A UK-based company which uses a process for converting waste biomass into fuel ethanol has signed a $500m (£319m) contract with a US firm.
Surrey-based TMO Renewables, which has developed a technology that uses a speciality bio-organism to convert waste feedstock into fuel ethanol, has entered into the contract with US company Fiberight to build waste to bioethanol plants in America.
Under the terms of the agreement, it is anticipated that 15 plants will be designed and constructed across the US within the next five years. For each plant that is built, TMO will receive an initial, one-off design fee plus recurring annual revenue.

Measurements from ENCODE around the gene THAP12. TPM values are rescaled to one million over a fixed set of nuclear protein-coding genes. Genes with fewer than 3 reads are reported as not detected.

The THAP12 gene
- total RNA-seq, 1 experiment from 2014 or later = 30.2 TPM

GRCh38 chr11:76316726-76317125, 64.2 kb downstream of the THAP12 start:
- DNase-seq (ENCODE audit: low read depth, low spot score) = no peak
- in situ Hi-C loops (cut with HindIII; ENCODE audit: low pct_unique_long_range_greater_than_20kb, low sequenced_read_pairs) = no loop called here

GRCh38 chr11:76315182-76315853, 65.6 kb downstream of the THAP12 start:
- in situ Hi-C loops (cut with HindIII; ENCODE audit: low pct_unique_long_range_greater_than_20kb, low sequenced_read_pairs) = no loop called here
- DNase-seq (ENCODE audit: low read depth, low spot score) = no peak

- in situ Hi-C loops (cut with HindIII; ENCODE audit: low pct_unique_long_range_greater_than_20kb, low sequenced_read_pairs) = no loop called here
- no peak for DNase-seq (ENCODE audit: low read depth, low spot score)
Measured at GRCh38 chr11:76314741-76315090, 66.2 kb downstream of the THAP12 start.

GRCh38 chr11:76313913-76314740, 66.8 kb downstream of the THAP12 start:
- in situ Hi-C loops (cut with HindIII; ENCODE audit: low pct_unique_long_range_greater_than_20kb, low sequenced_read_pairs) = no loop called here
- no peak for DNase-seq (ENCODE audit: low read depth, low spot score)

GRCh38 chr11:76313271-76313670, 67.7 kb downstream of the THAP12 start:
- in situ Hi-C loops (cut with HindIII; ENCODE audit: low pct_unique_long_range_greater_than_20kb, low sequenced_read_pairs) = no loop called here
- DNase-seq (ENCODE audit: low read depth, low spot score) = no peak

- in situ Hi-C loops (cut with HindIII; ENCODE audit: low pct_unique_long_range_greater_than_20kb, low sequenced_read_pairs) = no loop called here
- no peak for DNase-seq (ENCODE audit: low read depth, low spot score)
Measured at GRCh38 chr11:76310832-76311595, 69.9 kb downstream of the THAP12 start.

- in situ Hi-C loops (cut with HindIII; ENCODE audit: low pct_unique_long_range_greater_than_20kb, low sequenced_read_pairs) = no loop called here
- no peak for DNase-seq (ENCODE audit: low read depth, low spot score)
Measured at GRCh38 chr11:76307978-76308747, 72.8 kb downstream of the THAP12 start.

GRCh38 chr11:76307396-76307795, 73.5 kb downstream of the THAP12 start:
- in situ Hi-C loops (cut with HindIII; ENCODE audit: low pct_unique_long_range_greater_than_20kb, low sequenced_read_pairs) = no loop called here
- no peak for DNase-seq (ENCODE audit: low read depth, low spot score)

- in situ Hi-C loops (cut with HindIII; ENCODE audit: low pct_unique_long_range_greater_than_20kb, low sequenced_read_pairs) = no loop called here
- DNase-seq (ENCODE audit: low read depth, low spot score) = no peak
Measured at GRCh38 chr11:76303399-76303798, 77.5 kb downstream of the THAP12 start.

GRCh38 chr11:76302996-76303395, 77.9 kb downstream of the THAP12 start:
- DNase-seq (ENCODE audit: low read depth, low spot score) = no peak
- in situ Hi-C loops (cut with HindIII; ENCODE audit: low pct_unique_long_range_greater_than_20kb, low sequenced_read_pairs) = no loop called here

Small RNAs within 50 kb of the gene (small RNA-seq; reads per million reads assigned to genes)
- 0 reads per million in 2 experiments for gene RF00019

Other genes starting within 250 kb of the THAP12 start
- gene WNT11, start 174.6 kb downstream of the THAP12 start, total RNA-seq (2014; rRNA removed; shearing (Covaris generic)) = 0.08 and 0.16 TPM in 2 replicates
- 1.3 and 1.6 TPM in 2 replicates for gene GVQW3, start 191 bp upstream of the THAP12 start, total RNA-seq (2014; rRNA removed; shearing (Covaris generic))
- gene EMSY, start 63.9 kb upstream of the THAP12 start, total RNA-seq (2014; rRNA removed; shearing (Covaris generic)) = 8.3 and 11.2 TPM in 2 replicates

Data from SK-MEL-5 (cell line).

The site and funding for the first plant has already been secured and construction is expected to begin in 2011.
TMO has already achieved project yields in excess of 9- US gallons per tonne (dry weight) at pilot scale by processing municipal solid waste (MSW) feedstock from Fiberight at its UK-based demonstration facility.
Fiberight chief executive Craig Stuart-Paul said: “Integrating TMO’s process with our own will give Fiberight the edge compared with other ethanol producing technologies, allowing us to be more efficient with waste than our competitors.”
TMO chief executive Hamish Curran added: “This contract is a landmark in the development of TMO’s technology on a commercial scale to produce an economically sustainable source of renewable biofuel.”